This is my own variation of Ina Garten’s recipe for rugelach cookies, but reformulated to be gluten-free, and filled specifically for either Thanksgiving or Hanukkah
- 4 ounces cream cheese, at room temperature
- 2 tablespoons unsalted butter, melted
- 2 tablespoons granulated sugar or Splenda
- 1/8 teaspoon kosher salt
- 1 teaspoon pure vanilla extract
- 1 cup ground pecans or pecan meal (can also use ground walnuts or almond meal)
- 5 tablespoons sugar or Splenda (you can also use half brown sugar and half granulated sugar)
- 1 teaspoon ground cinnamon
- 1/2 cup dried cranberries (or raisins)
- 1/2 cup finely chopped pecans (or walnuts)
- 6 tablespoons orange marmalade (you can also use apricot or raspberry preserves)
- 2 teaspoons of vegetable oil for rolling out the pieces.
- 1/2 cup additional pecan or almond flour
- 1 egg beaten with 1 tablespoon milk, for egg wash
- 1/2 teaspoon cinnamon
- 1 1/2 tablespoons sugar
For the dough, beat the cream cheese and butter in the bowl of an electric mixer fitted with the paddle attachment until creamy. Add the sugar (or Splenda), the salt, and vanilla. With the mixer on low speed, add the pecan meal and mix until just combined. Dump the dough out onto a well-floured board and roll it into a ball. Cut the ball in half, wrap each piece in plastic, and refrigerate for 1 hour. While the dough is cooling, line a baking pan with baking parchment or a silicon baking pad (aka Silpat)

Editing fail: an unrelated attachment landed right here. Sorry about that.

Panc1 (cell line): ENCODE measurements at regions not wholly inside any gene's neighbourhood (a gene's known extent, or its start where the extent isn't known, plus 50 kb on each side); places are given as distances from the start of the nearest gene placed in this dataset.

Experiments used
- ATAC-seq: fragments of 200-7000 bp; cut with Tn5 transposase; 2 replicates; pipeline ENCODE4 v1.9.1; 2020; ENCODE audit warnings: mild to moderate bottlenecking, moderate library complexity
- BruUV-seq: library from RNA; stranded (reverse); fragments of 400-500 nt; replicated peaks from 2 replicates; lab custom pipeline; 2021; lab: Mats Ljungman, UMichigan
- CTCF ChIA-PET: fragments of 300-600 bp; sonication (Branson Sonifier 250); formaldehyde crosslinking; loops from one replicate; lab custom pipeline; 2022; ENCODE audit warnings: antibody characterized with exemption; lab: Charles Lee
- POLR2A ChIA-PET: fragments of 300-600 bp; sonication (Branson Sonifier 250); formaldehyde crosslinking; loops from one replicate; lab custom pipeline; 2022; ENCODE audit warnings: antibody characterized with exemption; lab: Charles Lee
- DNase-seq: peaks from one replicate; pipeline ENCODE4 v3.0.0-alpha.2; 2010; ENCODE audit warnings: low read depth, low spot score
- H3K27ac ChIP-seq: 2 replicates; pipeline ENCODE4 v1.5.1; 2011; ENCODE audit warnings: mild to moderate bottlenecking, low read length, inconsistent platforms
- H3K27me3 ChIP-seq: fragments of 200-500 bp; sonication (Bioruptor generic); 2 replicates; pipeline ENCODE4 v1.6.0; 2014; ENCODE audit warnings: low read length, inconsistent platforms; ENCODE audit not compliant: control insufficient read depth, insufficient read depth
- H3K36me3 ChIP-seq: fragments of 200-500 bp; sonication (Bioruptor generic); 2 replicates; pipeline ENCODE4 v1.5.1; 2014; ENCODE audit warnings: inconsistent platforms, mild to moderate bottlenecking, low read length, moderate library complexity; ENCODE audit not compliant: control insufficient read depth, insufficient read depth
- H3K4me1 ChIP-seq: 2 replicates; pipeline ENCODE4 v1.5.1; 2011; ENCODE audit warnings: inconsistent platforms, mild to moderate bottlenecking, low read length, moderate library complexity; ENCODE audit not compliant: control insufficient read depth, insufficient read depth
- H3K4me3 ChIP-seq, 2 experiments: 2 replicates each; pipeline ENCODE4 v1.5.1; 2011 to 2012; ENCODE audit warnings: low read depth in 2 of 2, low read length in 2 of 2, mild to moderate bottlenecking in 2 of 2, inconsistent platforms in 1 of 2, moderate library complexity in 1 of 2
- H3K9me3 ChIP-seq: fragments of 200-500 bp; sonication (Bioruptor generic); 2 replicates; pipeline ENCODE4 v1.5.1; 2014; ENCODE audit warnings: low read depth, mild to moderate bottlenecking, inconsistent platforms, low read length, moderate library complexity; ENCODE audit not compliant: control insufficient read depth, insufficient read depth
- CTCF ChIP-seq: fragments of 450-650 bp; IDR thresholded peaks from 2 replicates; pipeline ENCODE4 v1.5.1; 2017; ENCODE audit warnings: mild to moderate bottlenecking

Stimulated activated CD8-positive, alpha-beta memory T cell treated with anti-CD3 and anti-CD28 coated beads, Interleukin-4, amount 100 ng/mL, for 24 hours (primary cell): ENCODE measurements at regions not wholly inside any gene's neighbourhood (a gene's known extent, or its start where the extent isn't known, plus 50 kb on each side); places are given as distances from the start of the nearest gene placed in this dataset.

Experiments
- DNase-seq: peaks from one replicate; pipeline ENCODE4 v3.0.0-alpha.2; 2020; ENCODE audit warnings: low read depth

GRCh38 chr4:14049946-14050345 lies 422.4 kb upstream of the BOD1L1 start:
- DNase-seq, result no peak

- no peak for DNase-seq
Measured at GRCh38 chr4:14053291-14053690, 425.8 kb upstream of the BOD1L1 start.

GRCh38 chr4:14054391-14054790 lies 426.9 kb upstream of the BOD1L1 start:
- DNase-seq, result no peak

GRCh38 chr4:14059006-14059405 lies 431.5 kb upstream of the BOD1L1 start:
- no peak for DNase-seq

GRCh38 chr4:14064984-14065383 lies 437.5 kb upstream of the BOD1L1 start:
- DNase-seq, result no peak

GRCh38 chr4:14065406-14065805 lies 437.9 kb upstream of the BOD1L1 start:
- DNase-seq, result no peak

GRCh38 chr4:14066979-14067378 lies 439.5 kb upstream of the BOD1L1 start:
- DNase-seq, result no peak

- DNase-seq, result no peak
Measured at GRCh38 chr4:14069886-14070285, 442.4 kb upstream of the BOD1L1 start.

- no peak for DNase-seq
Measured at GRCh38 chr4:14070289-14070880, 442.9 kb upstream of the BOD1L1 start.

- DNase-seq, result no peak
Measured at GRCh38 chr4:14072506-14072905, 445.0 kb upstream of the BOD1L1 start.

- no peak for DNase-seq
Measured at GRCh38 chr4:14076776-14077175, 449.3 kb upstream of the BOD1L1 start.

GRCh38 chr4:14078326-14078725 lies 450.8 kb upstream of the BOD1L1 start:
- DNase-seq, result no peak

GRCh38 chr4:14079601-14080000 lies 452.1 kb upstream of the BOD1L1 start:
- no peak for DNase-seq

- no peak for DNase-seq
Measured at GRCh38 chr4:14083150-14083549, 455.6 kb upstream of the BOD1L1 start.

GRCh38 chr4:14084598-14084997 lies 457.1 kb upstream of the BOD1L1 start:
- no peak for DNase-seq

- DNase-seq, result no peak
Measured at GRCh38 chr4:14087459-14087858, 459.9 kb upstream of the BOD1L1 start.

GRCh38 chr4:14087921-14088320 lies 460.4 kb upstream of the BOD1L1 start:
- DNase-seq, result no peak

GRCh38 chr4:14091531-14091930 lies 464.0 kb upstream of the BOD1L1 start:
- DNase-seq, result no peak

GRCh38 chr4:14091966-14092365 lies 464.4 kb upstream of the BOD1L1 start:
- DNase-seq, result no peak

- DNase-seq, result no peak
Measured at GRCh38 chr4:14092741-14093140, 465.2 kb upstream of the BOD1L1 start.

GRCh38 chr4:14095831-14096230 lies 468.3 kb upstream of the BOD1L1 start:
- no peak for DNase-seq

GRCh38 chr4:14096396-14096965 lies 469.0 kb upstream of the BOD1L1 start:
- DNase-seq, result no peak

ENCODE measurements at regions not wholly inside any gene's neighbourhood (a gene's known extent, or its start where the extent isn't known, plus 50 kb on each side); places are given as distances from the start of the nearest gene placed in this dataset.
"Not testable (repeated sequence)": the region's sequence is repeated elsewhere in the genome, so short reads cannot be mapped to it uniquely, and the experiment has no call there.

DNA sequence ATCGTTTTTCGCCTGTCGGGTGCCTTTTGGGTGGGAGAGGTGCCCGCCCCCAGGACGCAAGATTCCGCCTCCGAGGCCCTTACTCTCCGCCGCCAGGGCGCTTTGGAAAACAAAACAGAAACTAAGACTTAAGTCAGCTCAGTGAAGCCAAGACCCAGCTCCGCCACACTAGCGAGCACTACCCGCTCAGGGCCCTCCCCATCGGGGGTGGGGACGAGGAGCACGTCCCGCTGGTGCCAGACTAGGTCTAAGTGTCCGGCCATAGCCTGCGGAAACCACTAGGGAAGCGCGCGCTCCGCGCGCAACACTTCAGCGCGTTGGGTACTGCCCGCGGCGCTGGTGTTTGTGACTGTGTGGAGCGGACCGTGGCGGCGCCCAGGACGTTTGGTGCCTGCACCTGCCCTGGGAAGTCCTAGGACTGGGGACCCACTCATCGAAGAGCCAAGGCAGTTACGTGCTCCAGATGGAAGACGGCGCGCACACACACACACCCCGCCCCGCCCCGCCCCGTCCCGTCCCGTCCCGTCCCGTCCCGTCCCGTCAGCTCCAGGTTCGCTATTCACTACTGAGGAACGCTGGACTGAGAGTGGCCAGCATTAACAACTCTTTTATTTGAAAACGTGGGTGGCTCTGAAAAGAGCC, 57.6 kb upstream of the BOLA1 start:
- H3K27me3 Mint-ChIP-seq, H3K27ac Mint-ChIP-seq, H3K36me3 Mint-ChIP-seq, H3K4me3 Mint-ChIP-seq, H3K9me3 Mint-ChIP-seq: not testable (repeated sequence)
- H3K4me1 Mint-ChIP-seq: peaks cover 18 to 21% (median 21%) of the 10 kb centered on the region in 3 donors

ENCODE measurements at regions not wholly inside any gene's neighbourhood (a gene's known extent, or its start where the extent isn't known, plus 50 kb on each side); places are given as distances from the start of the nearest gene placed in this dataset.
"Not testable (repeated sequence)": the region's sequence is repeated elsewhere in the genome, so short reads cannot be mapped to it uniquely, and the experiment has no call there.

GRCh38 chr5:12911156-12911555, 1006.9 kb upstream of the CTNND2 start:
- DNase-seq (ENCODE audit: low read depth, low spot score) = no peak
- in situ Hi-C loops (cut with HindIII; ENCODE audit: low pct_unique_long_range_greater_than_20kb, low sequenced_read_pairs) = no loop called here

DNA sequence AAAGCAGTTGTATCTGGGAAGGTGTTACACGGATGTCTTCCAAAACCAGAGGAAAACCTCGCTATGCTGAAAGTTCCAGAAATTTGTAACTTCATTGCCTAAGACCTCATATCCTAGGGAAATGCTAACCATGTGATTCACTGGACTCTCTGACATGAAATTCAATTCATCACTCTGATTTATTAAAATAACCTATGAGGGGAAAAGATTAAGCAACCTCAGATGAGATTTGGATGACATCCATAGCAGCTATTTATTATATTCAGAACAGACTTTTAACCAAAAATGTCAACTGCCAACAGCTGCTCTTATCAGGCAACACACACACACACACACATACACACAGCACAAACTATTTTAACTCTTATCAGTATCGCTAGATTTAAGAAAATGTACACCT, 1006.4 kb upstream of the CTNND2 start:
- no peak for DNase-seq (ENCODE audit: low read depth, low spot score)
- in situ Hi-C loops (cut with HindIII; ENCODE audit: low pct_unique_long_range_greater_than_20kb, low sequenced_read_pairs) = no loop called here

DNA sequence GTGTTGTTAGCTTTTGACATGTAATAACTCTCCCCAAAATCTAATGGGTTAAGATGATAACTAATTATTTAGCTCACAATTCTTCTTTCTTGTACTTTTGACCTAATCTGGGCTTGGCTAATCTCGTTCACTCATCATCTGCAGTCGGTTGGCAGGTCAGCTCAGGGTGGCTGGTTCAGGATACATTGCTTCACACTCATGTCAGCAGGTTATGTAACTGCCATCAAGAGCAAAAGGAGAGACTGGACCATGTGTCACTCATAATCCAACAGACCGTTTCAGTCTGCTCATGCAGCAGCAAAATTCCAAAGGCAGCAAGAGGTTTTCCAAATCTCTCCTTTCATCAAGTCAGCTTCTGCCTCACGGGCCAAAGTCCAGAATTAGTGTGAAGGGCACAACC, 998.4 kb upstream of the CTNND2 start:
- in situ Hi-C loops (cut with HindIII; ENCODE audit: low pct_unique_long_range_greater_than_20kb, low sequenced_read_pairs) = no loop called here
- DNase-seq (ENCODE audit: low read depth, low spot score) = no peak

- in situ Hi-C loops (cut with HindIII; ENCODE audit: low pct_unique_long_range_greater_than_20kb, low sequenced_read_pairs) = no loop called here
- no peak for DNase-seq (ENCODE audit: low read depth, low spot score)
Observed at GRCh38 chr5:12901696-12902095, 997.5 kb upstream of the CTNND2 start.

To make the filling, stir together the granulated sugar (or Splenda), the cinnamon, dried cranberries, and chopped pecans.
Rub 1 teaspoon of vegetable oil on the board or work surface to make an oil slick, and sprinkle some extra pecan or almond meal on the slick. Place one of the dough balls on the oil slick, brush or rub a small amount of vegetable oil over the top (or mist with spray oil) and gently pat the dough into a square, about 7 to 8 inches on each side. If the dough sticks to your hand, mist your hand or the top of the dough with oil or sprinkle more pecan meal on top. Spread the surface of the dough with 2 tablespoons of the orange marmalade (or other preserve) and sprinkle with 1/2 of the filling. Press the filling lightly into the dough. Cut the square into 12 equal rectangles (3 X 4). Use a metal spatula or flipper, or pastry blade and slide it under the corner rectangle and lift it away from the other. Gently fold it over and use your fingers to squeeze and form it into barrel shaped bar. Seal it closed with your fingers if it opens up, and transfer it to the prepared baking pan. Repeat with each piece, filling the pan half full (4 across by 3 down). Repeat with the second dough to fill the pan with all 24 cookies. Chill for 30 minutes.
--Preheat the oven to 350 degrees F.
--Brush each cookie with the egg wash. Stir together 1 1/2 tablespoons granulated sugar and 1/2 teaspoon cinnamon and sprinkle on top of the cookies. Bake for 15 minutes, rotate the pan and bake an additional 10 to 12 minutes or until the tops are lightly browned. Remove the rugelach to a wire rack and let cool for 10 minutes before serving.